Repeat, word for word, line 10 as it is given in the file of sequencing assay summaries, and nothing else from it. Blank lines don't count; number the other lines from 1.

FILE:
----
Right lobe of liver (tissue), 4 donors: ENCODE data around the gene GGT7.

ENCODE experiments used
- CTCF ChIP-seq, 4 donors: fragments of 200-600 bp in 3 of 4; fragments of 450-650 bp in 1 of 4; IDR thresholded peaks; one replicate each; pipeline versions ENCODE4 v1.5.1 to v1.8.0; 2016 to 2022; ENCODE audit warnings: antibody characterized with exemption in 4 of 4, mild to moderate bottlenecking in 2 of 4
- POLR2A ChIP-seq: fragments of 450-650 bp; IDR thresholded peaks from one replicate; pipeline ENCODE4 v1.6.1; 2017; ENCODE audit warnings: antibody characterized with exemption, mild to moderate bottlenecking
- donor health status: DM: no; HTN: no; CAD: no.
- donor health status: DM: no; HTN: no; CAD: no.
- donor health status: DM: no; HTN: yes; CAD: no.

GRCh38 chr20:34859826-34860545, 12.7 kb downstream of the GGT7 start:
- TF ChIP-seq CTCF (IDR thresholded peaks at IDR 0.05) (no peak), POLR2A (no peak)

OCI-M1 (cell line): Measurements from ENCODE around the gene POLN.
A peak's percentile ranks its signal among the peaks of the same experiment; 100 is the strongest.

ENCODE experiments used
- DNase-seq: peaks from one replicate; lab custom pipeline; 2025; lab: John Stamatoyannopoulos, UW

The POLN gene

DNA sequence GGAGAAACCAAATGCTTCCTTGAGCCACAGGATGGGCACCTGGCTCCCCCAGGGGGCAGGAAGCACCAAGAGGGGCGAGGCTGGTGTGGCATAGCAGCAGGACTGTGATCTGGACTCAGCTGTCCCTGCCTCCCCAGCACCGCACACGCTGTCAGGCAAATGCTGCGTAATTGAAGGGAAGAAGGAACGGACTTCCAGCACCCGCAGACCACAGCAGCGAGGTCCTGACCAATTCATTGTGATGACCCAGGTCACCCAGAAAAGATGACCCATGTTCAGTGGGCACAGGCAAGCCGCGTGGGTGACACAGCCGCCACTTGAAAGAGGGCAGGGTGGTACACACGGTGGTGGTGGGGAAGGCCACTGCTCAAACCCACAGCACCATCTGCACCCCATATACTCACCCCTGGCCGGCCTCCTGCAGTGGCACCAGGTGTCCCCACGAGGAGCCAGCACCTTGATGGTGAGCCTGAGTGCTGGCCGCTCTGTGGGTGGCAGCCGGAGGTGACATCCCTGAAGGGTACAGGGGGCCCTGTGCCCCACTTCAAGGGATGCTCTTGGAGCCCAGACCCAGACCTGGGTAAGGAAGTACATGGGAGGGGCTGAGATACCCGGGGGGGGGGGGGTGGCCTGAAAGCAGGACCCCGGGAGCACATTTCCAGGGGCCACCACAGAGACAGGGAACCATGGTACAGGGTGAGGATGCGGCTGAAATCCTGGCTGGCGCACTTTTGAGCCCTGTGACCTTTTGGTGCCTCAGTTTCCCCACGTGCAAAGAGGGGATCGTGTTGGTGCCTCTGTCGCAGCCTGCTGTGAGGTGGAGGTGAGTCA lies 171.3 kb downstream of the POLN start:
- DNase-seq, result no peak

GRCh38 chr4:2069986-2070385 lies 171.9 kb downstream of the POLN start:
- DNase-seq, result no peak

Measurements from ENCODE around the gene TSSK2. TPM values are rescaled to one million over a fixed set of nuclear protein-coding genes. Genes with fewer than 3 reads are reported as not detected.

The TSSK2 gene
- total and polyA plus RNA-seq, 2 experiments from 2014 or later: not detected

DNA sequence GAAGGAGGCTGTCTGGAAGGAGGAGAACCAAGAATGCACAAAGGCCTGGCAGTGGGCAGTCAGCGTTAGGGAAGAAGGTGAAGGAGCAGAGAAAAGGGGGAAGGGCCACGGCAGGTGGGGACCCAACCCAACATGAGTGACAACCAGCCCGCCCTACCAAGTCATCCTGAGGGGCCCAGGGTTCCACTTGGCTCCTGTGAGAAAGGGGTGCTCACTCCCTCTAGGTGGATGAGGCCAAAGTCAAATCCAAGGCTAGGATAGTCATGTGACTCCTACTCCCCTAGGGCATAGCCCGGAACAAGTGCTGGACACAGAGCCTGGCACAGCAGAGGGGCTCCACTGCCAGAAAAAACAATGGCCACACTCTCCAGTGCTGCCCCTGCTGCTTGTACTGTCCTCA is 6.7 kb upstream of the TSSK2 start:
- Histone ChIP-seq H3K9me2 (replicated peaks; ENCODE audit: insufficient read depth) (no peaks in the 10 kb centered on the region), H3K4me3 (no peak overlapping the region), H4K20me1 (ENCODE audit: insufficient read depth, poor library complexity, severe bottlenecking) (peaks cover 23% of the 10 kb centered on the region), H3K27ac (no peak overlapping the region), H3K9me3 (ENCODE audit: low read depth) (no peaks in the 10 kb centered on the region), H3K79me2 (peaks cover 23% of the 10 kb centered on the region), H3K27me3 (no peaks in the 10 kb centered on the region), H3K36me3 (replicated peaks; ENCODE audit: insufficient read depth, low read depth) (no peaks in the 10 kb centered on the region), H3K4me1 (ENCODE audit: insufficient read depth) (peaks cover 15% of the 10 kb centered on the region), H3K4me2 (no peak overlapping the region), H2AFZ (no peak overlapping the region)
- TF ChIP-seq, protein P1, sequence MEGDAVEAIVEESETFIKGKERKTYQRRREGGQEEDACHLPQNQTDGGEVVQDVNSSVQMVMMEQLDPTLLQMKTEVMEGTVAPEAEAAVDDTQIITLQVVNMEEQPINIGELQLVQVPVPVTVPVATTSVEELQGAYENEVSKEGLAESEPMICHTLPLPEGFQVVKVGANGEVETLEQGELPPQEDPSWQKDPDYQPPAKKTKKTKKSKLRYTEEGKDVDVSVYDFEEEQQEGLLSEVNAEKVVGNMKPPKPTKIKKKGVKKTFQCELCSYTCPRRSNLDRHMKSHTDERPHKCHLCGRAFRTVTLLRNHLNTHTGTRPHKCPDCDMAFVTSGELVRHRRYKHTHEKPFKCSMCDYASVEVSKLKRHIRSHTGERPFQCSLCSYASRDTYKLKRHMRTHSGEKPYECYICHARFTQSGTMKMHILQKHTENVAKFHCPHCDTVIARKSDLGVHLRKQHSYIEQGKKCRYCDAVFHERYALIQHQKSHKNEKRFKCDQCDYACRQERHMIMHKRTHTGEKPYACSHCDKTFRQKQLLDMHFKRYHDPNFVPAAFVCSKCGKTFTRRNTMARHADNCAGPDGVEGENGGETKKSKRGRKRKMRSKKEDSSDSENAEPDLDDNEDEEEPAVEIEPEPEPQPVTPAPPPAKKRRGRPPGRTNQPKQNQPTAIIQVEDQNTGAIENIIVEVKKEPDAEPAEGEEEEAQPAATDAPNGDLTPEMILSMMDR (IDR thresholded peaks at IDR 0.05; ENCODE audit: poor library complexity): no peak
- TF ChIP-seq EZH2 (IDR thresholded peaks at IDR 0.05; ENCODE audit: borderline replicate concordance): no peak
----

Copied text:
OCI-M1 (cell line): Measurements from ENCODE around the gene POLN.